NOTEBOOK: Little Known Author is Sorry


Yesterday got kind of out of hand. Chapter 27 is a turning point chapter in the book. It has to cover several points, but I only realised which points these were gradually, over time, and that meant rewrites, adding bits, cutting other bits, and sometimes complete rewriting.

So I can see how this would make for a confusing and frustrating experience, and I am sorry about that. I’m working on finding a new, clearer way to indicate draft versions/numbers, or something so you always know, going in, where you are with the story. But if you have some helpful suggestions, do please let me know. I’m making this up as I go.

Part of the trouble is that sometimes I rewrite the entire thing from a blank page, while other times I just touch up the existing text here and there. Sometimes it just needs a new ending, or enhancements to an existing paragraph. There’s “spackling and patching” and then there’s “major eathworks”. If you you only tweak an existing chapter a little, you’d feel silly calling that a second draft. So would that be a 1.5 draft? 1.2 draft?

I do know that there are some people out there who are reading GOOD INTENTIONS, and for that I am grateful. Thank you, and I am working on ways to make this whole system work better.

3 thoughts on “NOTEBOOK: Little Known Author is Sorry”

  1. Why are you posting each version or draft of the same chapter as a separate post? Is there a reason you want to keep each version available on the website?

    If there isn’t, posting multiple versions does not add any value to the website, is terrible for your search engine optimization (duplicated content is penalized), and (as you have acknowledged) is confusing for your audience. I recommend this instead:

    1. Write your first draft. Save it in the WordPress dashboard using the “DRAFT” button, not the “PUBLISH” button. This adds it to your website’s database but doesn’t make it visible to anyone yet.
    2. Sleep on the draft.
    3. Review the draft. Use the “PREVIEW” button to see how the text will look as if published, which can help with catching errors and rough spots. Edit as necessary.
    4. Save the updates, but maintain the draft status of the post.
    5. Repeat steps 2, 3, and 4 as many times as needed. Each time you revise the post and save it (even as a draft), the revisions will be saved to your database. If you need to go back to one of these earlier versions or just want to compare to it later you can do that in the dashboard.
    6. When you have reached the “Ultimate, Final, No-Kidding-This-Time, Version” of the draft, that is when you can hit the “PUBLISH” button. Only then will the content go live and be delivered to your readers.

    Really, most of us probably don’t need to see what you have drafted until it’s essentially done.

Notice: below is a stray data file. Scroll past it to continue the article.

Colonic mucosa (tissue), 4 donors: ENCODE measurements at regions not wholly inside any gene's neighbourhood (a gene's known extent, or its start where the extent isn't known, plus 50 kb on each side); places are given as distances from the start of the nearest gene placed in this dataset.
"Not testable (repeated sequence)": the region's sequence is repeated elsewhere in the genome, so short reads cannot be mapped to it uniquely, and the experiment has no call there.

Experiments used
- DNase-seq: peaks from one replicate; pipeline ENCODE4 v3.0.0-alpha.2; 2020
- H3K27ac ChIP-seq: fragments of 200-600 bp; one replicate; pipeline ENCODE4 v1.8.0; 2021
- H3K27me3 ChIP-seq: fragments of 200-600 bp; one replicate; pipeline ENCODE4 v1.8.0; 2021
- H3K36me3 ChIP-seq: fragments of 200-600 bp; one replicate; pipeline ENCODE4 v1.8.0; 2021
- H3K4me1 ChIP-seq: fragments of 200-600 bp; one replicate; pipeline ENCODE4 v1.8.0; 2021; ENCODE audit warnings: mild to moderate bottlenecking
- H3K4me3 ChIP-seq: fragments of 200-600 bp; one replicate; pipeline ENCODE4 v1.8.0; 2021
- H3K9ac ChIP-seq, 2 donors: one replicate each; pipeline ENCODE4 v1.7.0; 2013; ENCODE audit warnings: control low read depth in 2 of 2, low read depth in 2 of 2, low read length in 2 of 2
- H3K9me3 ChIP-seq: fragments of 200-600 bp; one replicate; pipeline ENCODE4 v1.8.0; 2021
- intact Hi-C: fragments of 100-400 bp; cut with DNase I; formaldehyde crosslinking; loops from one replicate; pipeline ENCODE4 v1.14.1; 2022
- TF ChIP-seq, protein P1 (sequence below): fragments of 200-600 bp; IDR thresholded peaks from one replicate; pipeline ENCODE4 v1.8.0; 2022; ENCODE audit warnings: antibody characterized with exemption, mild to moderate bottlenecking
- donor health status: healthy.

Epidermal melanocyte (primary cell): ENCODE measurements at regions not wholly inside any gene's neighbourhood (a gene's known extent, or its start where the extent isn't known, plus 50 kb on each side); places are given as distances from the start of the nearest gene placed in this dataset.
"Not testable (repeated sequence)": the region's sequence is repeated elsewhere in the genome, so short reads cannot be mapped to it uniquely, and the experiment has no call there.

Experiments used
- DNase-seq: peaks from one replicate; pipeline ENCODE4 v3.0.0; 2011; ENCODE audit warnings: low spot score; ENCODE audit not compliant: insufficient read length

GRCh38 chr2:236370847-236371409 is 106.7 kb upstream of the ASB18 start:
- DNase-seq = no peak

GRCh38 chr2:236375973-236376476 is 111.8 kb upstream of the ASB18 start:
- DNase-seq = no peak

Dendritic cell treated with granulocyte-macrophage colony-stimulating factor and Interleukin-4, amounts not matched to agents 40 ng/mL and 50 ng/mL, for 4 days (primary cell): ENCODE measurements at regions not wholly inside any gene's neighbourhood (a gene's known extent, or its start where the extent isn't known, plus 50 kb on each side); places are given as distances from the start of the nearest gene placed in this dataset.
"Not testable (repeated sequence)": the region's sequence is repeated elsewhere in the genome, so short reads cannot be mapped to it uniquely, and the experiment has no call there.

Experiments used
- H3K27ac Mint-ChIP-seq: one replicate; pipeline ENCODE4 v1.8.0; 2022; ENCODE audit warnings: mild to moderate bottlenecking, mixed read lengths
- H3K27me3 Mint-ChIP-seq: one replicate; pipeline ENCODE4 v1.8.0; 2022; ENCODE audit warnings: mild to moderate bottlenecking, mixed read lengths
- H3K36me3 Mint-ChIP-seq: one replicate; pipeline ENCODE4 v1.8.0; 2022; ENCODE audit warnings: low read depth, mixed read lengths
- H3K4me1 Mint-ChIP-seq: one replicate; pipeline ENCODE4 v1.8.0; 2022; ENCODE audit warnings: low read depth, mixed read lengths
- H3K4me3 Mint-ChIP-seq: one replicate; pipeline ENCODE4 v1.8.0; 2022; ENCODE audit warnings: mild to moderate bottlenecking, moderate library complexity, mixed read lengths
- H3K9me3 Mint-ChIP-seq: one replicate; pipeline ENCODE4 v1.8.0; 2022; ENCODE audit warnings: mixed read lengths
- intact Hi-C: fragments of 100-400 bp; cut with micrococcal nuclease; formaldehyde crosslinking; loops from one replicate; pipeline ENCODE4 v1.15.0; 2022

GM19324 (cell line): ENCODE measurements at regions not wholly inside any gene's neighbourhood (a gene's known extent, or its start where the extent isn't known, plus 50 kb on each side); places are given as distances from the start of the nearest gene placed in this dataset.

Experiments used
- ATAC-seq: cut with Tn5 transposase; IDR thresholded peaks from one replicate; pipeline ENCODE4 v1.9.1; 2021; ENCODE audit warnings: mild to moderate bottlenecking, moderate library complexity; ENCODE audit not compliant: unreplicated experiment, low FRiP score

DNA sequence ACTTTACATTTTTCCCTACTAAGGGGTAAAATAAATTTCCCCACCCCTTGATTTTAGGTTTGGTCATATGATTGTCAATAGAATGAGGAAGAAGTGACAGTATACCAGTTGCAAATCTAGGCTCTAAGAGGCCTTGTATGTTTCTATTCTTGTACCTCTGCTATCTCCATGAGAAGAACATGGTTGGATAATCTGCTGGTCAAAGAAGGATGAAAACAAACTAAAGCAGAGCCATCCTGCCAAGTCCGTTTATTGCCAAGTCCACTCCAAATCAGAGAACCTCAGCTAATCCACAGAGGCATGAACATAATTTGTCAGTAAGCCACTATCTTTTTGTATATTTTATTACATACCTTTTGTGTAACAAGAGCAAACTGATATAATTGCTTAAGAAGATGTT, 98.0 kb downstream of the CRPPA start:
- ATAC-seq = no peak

If you decide later that the “Ultimate, Final, No-Kidding-This-Time, Version” is not actually the final version, just edit that same post. Don’t make a copy of it. You can (A) edit the published date of the post to bump it up on your post feed in order to indicate to everyone that it’s been changed (there are drawbacks to this) or (B) I can help you edit your theme so that the original publication date is preserved but a “Last Modified” date is also displayed so people know the content was changed after you first posted it.

    Hope this helps!

    1. Hi Shai! Lovely to see you! Thank you for taking so much time to give me such detailed feedback on this.

      I seized on the idea of putting everything out there, all the drafts, everything, so you (potential reader) could see the whole sausage-making process. This may not be wise, and certainly it’s not generating loads of hits. So thank you for your idea of using and revising drafts before publishing the final result. That might be less onerous for the readers I do have.

      I really appreciate your time on this! I think it will make a good difference! 🙂

      Btw, it was great reading about you and your mum’s eclipse trip! 😀

      1. You’re welcome. 🙂 My pleasure! I can appreciate the desire to want people to be able to see into the process, but with the frequency of posts that you make, it’s actually quite difficult to keep up with it all. Perhaps you can just blog separately to talk about your process at those times when there are significant things to say about it.

        I also suggest you unpublish the duplicate outdated versions of your chapters—everything except the final versions that you want to keep and may or may not tweak again in the future. This will help clean up your archives and make it easier for visitors to figure out what they should actually be reading.

        Also, did you ever locate the “Read More” button in the dashboard? 🙂

        I hope to put up something about the eclipse trip on my blog soon. Sorting 1200+ photos is a daunting task! Mom wasn’t on this trip though (just Dad and I). I kept in touch with her via text.

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